Intersting People: A 1948 Studebaker and Pat

Interesting People: Along the Way in El Capitan California

We like to say that “You Have To Go First” to me interesting people.  It is true for us!

We are just off of a grueling two weeks in Southern California visiting dealers and exhibiting at the California Women’s Conference.  We were invited by Maria Shriver to put our Luminos in the speakers gift bag.  As we like to say it, 25,000 women and one guy…Bob.

We decided to cruise up the coat and stay at a favorite place called Ocean Mesa RV Resort that adjoins El Capitan State Beach.  We are still working every day, but start and finish the day with long walks either on the beach or through the canyon.

November 3, 2009 started the same way with a hike to the beach.  Bob wanted to get some stereo sound recording of the surf for a Korg project he is attempting.  So after gather some sound files, we walked through the parking area back to the coach and decided to take a swing through the campground in the state park.  Our first impressions were that Disney Imagineers must have chosen this campground as the model for Fort Wilderness at Disney World in Florida.  Of course theirs was a grander scale.

big_ugly As we walked through the campground we came upon what looked to be the predecessor of our coach.  It was a 1948 Studebaker truck with a custom box built on the back.  The first thing we noticed was how restored and perfect it was.  Brass fittings and stained glass alcove windows were unique and inviting.  As we walked by, we notice a man sitting near an unlit campfire ring reading a book.  Bob yelled to him, “Beautiful!”  Wendy echoed the sentiment.  A little hard of hearing he waved us over and Wendy asked about the trucks story.

The man’s name is Pat and he lives just a few miles away in Santa Barbara.  He and his wife of 32 years, Ann, now take the truck out on occasion for short trips where they use to traverse the country in it on a regular basis.

Pat told the truck origin story with delight and a glint in his eyes.  As it turned out many many years ago while living in Hollywood, he borrowed a neighbor’s pickup camper to go to Mexico.  Pat and his daughter Kim set out and had such a good time that they longed to have their own RV to experience the wonders of America.

One day near San Diego visiting friends, Kim walked through the neighborhood.  On her walk she spied this truck.  It was a flat bed one ton Studebaker and she ran back to her dad saying there was a for sale sign on it.  Pat bought the truck on the spot and dreamed of building a rear cabin section on it.  As a person who did restorations and projects in construction, this would be easy.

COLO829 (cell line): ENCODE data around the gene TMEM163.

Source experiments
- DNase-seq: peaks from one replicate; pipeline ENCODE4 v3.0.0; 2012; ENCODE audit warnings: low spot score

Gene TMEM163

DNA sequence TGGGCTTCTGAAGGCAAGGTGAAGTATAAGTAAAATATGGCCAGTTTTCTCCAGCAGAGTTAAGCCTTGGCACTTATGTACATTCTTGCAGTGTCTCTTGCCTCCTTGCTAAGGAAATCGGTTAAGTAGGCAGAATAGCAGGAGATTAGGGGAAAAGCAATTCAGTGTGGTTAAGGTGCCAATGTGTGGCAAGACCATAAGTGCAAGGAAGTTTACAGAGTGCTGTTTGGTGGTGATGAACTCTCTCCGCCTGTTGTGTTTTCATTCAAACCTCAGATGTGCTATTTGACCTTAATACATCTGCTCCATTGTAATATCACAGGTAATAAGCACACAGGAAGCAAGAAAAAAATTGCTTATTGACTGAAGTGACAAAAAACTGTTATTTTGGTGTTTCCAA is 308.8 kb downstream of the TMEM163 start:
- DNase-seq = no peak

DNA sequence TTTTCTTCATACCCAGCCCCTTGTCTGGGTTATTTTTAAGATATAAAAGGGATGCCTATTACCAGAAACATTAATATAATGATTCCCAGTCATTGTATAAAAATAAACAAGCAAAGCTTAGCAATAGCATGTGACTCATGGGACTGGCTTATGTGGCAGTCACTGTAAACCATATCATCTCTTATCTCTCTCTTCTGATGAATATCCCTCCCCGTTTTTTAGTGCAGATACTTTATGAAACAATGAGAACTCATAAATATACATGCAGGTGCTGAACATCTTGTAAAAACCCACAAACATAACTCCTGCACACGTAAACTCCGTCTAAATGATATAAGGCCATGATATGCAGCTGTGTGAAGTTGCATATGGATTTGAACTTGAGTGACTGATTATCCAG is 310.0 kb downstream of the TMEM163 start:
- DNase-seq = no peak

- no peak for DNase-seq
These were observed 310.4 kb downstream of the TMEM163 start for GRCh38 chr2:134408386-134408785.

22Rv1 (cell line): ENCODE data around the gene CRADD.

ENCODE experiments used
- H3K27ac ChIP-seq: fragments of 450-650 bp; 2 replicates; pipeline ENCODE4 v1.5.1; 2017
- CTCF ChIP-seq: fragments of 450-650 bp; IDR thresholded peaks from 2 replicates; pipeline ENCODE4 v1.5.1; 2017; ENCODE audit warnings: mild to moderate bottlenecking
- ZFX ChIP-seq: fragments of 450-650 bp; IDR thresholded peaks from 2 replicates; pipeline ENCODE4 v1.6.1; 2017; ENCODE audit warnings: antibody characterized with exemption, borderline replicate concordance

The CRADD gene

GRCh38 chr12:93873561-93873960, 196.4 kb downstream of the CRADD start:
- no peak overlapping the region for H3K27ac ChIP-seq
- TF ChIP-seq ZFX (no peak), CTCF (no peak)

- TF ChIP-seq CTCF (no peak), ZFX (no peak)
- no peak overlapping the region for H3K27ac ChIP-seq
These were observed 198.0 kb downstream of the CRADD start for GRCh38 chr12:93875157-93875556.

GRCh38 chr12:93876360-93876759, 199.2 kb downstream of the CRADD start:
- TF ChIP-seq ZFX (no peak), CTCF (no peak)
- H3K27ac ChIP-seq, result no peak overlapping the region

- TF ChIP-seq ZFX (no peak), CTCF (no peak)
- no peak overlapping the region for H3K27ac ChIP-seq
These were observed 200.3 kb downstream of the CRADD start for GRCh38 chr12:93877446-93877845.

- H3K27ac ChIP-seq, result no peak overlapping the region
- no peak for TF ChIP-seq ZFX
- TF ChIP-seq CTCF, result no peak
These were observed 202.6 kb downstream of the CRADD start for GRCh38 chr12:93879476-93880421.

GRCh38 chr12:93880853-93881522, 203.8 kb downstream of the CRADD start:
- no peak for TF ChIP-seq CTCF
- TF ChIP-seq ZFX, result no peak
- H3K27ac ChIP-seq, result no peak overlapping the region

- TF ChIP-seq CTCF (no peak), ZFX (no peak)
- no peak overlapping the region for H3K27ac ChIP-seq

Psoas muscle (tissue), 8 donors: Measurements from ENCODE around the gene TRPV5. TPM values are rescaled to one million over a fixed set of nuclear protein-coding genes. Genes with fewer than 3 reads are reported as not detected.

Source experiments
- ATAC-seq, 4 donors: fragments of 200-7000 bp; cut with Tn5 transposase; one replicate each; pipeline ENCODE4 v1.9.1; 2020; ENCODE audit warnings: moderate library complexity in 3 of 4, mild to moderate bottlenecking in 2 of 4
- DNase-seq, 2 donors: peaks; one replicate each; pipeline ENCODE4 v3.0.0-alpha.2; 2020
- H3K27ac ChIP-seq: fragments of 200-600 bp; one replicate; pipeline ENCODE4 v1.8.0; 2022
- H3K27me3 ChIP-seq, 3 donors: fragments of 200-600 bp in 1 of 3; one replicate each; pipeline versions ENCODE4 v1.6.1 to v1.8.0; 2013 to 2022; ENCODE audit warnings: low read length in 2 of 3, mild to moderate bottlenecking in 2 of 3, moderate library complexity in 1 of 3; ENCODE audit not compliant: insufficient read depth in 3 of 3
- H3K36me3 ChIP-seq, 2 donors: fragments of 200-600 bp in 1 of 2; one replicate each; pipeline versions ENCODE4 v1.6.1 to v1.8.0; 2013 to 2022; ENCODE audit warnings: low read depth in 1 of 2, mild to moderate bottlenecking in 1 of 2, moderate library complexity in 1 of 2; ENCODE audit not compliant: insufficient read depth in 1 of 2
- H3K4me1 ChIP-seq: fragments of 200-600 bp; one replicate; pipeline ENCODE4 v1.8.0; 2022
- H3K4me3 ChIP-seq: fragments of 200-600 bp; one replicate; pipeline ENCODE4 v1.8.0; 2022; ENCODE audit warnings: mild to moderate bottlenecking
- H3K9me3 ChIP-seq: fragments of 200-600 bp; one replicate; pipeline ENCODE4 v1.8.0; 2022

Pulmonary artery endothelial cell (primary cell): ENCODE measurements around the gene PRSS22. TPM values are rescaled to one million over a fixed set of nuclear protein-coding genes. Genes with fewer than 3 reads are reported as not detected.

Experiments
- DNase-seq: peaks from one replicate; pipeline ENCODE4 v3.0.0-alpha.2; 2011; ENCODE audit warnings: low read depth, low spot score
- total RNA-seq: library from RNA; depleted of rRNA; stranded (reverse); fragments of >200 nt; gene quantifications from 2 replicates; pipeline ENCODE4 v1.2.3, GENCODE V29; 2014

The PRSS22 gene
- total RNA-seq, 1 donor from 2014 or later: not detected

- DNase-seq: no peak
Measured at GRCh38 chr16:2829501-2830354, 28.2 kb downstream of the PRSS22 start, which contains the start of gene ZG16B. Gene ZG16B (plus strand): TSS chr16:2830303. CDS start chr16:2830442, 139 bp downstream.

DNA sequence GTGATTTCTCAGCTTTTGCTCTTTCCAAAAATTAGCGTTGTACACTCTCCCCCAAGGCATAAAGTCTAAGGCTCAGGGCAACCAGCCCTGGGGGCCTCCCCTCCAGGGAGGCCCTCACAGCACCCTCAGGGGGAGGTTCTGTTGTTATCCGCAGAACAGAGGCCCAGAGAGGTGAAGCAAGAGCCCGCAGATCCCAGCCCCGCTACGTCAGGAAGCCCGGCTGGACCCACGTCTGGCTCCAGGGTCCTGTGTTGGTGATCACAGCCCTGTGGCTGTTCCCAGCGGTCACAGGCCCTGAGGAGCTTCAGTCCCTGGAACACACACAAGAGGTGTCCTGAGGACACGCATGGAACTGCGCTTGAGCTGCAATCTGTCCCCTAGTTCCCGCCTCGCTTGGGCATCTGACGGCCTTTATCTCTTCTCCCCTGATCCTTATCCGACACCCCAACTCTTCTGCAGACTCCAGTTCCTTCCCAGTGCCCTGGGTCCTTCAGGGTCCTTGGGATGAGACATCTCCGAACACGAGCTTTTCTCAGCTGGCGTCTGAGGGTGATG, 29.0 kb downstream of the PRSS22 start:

big_ugly_patThe first project before driving it home would be to paint it so that his neighbors would not object.  So he did a quick paint job painting it blue.  The job was quick and as it turned out, his paint preparation ob was not so good.  So, on the way back to Hollywood from San Diego, big patches of paint flew off.  When he arrived back, he was greeted by his neighbors remarks that it was “Big and Ugly.”  The truck had a name and its historic California plates read “Big Ugly.”

In his youth, Pat was a railroader on a narrow gauge railroad in Alaska.  He told stories of the Indians bringing him gifts calling him “Baggage Man.”   And of returning 50 years later and being greeted by an Indian woman that remembered bringing him those gifts.  As Pat said, a box of blueberry’s in the fall and a quarter of a mouse in the spring.

Wendy shared that she was a third generation railroader and the bantering stories ensued from there.  Bob told the long story about how Wendy’s dad helped them select a vintage railroad horn that they installed on the Grizzly.

Pat invited us on to the truck home and the inside was elegant and appointed with brass fittings, a hanging Tiffany lamp and a customer miniature wood stove that they had custom made to warm the truck.  This small stove had a glass window to view the fire and it had the image of a silhouetted Cormorant that he had hand cut from a metal plate.  The entire inside was finished wood and the cab of the truck was in original condition except for the new age stereo, cruise control and power windows.

We big them farewell and as we walked back to the Grizzly, we said that these stories need to be told and that you have to go first to meet interesting people.  And yes, we believe everyone has great stories.


Big Ugly!  Not so ugly!!!

(These images were shot with our Blackberry cell phones so the quality is not the best.  We now carry one of the high resolution cameras wherevevr we go)

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